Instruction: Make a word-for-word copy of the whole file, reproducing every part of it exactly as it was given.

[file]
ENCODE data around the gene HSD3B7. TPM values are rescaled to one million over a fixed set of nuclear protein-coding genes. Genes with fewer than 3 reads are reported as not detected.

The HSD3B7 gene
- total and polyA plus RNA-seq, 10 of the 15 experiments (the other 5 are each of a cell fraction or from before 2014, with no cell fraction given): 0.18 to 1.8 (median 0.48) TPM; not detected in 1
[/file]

ENCODE data around the gene HSD3B7. TPM values are rescaled to one million over a fixed set of nuclear protein-coding genes. Genes with fewer than 3 reads are reported as not detected.

The HSD3B7 gene
- total and polyA plus RNA-seq, 10 of the 15 experiments (the other 5 are each of a cell fraction or from before 2014, with no cell fraction given): 0.18 to 1.8 (median 0.48) TPM; not detected in 1